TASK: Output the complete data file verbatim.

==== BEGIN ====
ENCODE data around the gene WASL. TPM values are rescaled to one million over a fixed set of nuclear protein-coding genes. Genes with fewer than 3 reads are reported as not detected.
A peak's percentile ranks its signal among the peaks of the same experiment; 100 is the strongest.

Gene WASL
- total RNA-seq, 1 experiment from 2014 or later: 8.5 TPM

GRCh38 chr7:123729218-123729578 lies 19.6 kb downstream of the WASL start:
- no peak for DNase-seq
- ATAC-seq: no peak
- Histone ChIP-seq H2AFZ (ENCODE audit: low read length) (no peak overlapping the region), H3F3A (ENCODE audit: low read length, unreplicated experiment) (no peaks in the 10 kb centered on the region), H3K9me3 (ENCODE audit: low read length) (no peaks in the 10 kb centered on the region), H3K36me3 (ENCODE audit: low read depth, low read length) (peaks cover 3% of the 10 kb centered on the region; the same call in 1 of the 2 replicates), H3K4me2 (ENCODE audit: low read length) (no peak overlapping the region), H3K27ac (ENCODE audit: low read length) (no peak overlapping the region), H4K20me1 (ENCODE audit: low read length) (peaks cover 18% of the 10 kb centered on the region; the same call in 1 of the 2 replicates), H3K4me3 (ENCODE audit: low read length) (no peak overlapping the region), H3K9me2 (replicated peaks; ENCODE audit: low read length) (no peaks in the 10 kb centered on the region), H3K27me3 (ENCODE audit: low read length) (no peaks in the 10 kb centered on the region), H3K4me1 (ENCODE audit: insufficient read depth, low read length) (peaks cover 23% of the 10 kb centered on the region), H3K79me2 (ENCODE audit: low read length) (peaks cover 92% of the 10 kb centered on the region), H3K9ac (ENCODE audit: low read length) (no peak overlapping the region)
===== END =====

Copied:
ENCODE data around the gene WASL. TPM values are rescaled to one million over a fixed set of nuclear protein-coding genes. Genes with fewer than 3 reads are reported as not detected.
A peak's percentile ranks its signal among the peaks of the same experiment; 100 is the strongest.

Gene WASL
- total RNA-seq, 1 experiment from 2014 or later: 8.5 TPM

GRCh38 chr7:123729218-123729578 lies 19.6 kb downstream of the WASL start:
- no peak for DNase-seq
- ATAC-seq: no peak
- Histone ChIP-seq H2AFZ (ENCODE audit: low read length) (no peak overlapping the region), H3F3A (ENCODE audit: low read length, unreplicated experiment) (no peaks in the 10 kb centered on the region), H3K9me3 (ENCODE audit: low read length) (no peaks in the 10 kb centered on the region), H3K36me3 (ENCODE audit: low read depth, low read length) (peaks cover 3% of the 10 kb centered on the region; the same call in 1 of the 2 replicates), H3K4me2 (ENCODE audit: low read length) (no peak overlapping the region), H3K27ac (ENCODE audit: low read length) (no peak overlapping the region), H4K20me1 (ENCODE audit: low read length) (peaks cover 18% of the 10 kb centered on the region; the same call in 1 of the 2 replicates), H3K4me3 (ENCODE audit: low read length) (no peak overlapping the region), H3K9me2 (replicated peaks; ENCODE audit: low read length) (no peaks in the 10 kb centered on the region), H3K27me3 (ENCODE audit: low read length) (no peaks in the 10 kb centered on the region), H3K4me1 (ENCODE audit: insufficient read depth, low read length) (peaks cover 23% of the 10 kb centered on the region), H3K79me2 (ENCODE audit: low read length) (peaks cover 92% of the 10 kb centered on the region), H3K9ac (ENCODE audit: low read length) (no peak overlapping the region)